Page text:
Sunwølf – Beholden to Nothing and No One

So, a wipe out of a listen; a right mix of things, but really great. Beholden to Nothing and No One lives up to its title in that the record is all-enveloping, something that could completely take over if you let it.

 

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This is a mighty record it really is; one blessed with an attitude a mile high, a gargantuan sound that straddles black, thrash, ambient metal and classic psych/folk rock with some aplomb, and a very clear and invigorating focus. Clocking in at just under an hour and a half, (and presented as a double album, think of that in this day and age) Beholden to Nothing and No One can wipe you out at one sitting, but it’s worth it; tracks like Thrown Into a Nameless Time and the brilliant Totem are blessed with this sharp attitude and also boast a sort of Vedic, Gnostic headiness which informed the best Amon Düül II long players. Why I don’t know, but the first record on the album also reminds me of what Her Name is Calla get up to; openers In the Darkened River I Found the Silence Loom and The Widows Oil have a feeling of ‘Calla’s work, a stately “wither thou Ophelia” Pre Raph post-metal burn out. It’s an incredibly slow, patient start, but one that expands the listener’s headspace by the beat. Things switch up a gear from Vultures Crown onwards; we get yet another new side of Sunwølf – a stoner/black metal vibe (replete with rasped, growling, but pronounced and very clear vox) that is pretty different to the atmospheric metal work outs that populated Beyond the Sun and Midnight Moon. Things are tougher. Don’t get me wrong, the band still show off their atmospheric, reflective side and everything still sounds like some “paean to nature”, but these new tracks are a hell of a lot more direct and confident than previous. I also like the fact that a lot of tracks don’t stick about for too long over the five minute mark, apart from Heathens Rest which is a true mapping of a headscape; a patient and otherworldly tale of derring do and earth magicke, clocking in at ten minutes or so.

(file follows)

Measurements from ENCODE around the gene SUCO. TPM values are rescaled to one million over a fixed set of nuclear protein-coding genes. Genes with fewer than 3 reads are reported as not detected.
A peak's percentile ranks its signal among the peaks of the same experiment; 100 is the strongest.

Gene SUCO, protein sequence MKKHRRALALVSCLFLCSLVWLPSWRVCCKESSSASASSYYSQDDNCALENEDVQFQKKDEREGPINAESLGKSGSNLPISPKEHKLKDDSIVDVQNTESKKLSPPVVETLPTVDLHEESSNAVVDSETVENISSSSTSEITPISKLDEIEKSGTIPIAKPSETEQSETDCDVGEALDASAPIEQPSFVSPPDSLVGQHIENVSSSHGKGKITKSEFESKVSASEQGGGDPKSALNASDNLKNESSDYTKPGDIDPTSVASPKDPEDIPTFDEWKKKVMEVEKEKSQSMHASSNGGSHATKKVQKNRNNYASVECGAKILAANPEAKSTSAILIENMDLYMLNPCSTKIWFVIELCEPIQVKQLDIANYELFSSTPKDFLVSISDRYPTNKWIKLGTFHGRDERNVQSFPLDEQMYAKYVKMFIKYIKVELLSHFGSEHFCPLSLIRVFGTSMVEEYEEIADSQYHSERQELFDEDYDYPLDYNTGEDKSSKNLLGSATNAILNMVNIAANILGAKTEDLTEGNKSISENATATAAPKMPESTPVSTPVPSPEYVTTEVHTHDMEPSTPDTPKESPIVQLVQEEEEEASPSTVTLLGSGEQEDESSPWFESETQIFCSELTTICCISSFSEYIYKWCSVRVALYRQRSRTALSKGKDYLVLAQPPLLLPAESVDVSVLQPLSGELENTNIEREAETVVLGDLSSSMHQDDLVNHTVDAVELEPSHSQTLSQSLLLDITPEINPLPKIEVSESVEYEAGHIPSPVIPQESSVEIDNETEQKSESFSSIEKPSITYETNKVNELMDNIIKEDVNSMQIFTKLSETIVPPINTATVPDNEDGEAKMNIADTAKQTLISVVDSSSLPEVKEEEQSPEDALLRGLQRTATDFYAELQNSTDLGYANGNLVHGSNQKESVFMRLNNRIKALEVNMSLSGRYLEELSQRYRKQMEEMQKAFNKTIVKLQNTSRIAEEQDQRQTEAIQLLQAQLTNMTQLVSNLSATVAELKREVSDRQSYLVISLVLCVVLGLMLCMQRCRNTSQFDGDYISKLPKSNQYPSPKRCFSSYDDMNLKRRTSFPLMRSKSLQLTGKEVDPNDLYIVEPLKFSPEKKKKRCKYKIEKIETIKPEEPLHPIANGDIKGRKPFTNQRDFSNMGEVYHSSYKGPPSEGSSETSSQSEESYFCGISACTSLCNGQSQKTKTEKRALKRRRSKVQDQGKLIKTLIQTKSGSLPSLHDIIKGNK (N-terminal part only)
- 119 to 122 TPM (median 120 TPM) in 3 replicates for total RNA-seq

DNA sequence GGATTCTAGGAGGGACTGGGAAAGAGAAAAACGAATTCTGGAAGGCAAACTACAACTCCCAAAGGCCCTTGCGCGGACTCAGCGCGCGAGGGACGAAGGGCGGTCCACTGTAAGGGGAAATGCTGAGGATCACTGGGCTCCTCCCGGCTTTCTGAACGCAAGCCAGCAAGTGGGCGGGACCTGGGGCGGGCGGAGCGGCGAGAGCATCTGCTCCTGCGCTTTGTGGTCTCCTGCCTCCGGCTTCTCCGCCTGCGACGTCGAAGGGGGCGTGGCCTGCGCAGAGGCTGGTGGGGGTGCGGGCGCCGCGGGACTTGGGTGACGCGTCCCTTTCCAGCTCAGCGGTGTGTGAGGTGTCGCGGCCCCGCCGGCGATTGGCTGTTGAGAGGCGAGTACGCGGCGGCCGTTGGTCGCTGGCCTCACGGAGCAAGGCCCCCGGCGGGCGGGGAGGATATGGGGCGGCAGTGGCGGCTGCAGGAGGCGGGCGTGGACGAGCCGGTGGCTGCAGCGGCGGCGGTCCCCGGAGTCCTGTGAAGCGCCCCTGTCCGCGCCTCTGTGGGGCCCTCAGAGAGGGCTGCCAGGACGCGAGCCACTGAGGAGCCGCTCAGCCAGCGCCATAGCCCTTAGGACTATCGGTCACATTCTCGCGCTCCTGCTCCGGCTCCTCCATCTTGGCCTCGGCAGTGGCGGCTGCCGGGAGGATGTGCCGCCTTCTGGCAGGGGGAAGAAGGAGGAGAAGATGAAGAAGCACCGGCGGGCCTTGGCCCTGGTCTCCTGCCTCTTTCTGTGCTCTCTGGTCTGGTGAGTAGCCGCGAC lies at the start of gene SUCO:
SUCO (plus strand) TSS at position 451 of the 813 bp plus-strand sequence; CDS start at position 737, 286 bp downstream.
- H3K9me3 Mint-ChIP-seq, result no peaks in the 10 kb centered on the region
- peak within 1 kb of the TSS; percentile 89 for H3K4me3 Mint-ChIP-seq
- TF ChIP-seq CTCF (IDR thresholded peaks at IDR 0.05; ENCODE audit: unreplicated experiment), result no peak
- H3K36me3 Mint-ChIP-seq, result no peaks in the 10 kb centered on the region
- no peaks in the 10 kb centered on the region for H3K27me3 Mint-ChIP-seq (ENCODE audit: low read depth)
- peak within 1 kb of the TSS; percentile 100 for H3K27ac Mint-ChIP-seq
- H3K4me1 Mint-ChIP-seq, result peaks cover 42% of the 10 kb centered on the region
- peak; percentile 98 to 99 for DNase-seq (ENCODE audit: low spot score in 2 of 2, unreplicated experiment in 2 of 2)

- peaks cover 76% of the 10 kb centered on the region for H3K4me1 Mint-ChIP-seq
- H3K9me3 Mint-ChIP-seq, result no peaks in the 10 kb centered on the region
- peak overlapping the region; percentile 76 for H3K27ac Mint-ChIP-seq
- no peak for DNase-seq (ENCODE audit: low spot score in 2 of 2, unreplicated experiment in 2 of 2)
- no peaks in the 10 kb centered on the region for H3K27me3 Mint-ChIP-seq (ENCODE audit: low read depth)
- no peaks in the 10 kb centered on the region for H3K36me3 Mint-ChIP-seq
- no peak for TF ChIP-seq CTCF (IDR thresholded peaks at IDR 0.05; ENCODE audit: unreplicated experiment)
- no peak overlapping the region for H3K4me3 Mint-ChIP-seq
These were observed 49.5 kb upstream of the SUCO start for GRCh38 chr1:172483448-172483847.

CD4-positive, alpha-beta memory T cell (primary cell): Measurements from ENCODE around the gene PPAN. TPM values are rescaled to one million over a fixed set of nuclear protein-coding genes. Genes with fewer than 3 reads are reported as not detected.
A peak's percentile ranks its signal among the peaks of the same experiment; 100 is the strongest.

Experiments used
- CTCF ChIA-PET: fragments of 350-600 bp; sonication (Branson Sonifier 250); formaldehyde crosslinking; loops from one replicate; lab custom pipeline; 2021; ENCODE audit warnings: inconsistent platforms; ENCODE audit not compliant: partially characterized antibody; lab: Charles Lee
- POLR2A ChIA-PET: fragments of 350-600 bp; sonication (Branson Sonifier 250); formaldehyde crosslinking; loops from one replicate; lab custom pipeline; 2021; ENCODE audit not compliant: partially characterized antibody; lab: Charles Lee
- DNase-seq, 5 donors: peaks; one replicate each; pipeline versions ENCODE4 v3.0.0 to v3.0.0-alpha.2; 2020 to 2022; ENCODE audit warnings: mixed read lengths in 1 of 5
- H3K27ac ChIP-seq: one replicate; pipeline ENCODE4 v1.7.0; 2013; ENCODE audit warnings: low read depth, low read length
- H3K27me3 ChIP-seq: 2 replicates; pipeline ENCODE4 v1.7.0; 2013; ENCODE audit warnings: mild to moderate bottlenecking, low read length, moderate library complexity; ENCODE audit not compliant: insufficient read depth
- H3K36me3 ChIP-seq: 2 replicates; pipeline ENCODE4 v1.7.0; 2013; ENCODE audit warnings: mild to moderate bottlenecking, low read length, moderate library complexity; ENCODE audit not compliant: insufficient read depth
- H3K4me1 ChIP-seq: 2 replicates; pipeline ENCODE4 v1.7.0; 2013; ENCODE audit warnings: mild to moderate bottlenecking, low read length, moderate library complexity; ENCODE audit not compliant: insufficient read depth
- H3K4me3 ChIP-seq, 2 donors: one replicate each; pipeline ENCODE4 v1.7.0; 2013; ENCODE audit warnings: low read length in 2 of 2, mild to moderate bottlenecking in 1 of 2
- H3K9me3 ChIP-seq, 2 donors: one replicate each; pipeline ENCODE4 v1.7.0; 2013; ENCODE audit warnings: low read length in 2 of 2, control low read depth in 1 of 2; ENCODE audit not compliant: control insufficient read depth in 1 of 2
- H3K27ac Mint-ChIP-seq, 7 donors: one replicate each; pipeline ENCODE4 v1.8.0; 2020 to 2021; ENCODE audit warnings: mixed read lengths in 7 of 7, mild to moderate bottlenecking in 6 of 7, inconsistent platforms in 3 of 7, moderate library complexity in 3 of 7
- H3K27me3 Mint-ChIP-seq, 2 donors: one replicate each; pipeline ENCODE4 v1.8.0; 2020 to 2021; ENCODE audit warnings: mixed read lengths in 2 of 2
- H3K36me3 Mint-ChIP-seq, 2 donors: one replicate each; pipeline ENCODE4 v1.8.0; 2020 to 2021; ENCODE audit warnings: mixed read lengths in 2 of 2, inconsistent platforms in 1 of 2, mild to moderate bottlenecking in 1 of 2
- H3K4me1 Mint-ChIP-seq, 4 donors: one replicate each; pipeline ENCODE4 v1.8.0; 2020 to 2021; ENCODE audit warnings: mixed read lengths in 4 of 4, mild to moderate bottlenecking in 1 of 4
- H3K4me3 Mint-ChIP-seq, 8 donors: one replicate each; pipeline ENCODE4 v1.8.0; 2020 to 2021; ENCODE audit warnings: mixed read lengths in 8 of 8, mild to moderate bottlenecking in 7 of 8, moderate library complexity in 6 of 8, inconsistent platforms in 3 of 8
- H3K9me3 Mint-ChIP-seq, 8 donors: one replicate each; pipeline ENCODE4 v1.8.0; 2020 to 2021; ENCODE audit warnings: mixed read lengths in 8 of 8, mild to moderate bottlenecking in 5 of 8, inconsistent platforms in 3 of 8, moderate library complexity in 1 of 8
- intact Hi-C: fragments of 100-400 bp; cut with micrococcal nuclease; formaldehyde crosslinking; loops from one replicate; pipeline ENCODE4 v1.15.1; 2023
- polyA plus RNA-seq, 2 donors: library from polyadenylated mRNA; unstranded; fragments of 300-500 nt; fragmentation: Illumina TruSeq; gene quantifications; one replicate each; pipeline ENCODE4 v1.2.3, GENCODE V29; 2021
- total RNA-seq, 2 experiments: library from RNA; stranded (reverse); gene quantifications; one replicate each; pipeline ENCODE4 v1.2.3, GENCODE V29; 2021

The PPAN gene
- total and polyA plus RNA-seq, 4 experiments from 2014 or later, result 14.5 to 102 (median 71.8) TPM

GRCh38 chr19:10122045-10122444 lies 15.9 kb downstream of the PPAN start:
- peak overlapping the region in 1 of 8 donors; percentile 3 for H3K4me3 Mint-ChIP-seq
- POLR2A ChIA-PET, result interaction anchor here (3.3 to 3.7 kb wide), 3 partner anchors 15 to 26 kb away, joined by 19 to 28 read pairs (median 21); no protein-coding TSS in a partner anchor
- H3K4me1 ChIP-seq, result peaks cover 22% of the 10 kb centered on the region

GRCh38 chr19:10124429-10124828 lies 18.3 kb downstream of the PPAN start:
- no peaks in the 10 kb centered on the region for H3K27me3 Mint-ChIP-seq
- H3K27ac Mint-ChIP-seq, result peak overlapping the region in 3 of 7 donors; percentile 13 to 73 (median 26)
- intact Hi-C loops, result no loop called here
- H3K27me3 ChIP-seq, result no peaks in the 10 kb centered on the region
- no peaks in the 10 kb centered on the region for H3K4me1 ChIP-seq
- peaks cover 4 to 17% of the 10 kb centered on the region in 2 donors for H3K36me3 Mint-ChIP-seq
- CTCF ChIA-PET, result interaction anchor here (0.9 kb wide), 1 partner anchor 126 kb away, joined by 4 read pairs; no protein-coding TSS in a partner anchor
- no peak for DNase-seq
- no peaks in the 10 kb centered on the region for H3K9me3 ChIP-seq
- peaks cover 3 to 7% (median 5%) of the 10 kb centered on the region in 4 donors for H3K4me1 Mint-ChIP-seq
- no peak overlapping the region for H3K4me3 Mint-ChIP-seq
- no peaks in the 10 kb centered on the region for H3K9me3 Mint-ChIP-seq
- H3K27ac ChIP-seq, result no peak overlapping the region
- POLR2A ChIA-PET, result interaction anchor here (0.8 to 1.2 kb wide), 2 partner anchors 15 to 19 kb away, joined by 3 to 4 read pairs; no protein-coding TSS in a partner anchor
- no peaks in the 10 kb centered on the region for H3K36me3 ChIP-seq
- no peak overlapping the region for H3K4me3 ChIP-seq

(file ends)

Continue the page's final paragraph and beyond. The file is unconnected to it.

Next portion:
The second platter continues this heady trip, albeit with a much, much looser, more acid-fried attitude; the moody opener Twelve Sunne has a sprinkling of pixie dust about it, and comes on like some Cosmic Joker comedown; the sampled conversation adding to the strangeness of the track. The strange mood of the opener is carried on throughout the minimal and spooky Come Oh Spirit Dwell Amongst Us and Ithaca, a short psyched out sketch that dabbles with some Sandosz in the Rain stylings before petering out. And when Symptons of Dearth uses the same strung out, pastoral template you could start to wonder whether you were listening to a psych folk band like Voice of The Seven Thunders rather than the Sunwølf of old. Lotus Island does signal a shift, albeit an incremental one; initially sounding like some psyched out take on Mass in F Minor.  Things start to slowly smoulder, but only that; the track is too horizontal to kick off. Finally, Of Darknesse brings yet another tick to the party; a piano-led mood piece that has got more in common with the sounds coming out of the Erased Tapes label. Think of that; mental.

So, a wipe out of a listen; a right mix of things, but really great. Beholden to Nothing and No One lives up to its title in that the record is all-enveloping, something that could completely take over if you let it. Maybe that’s not such a bad thing.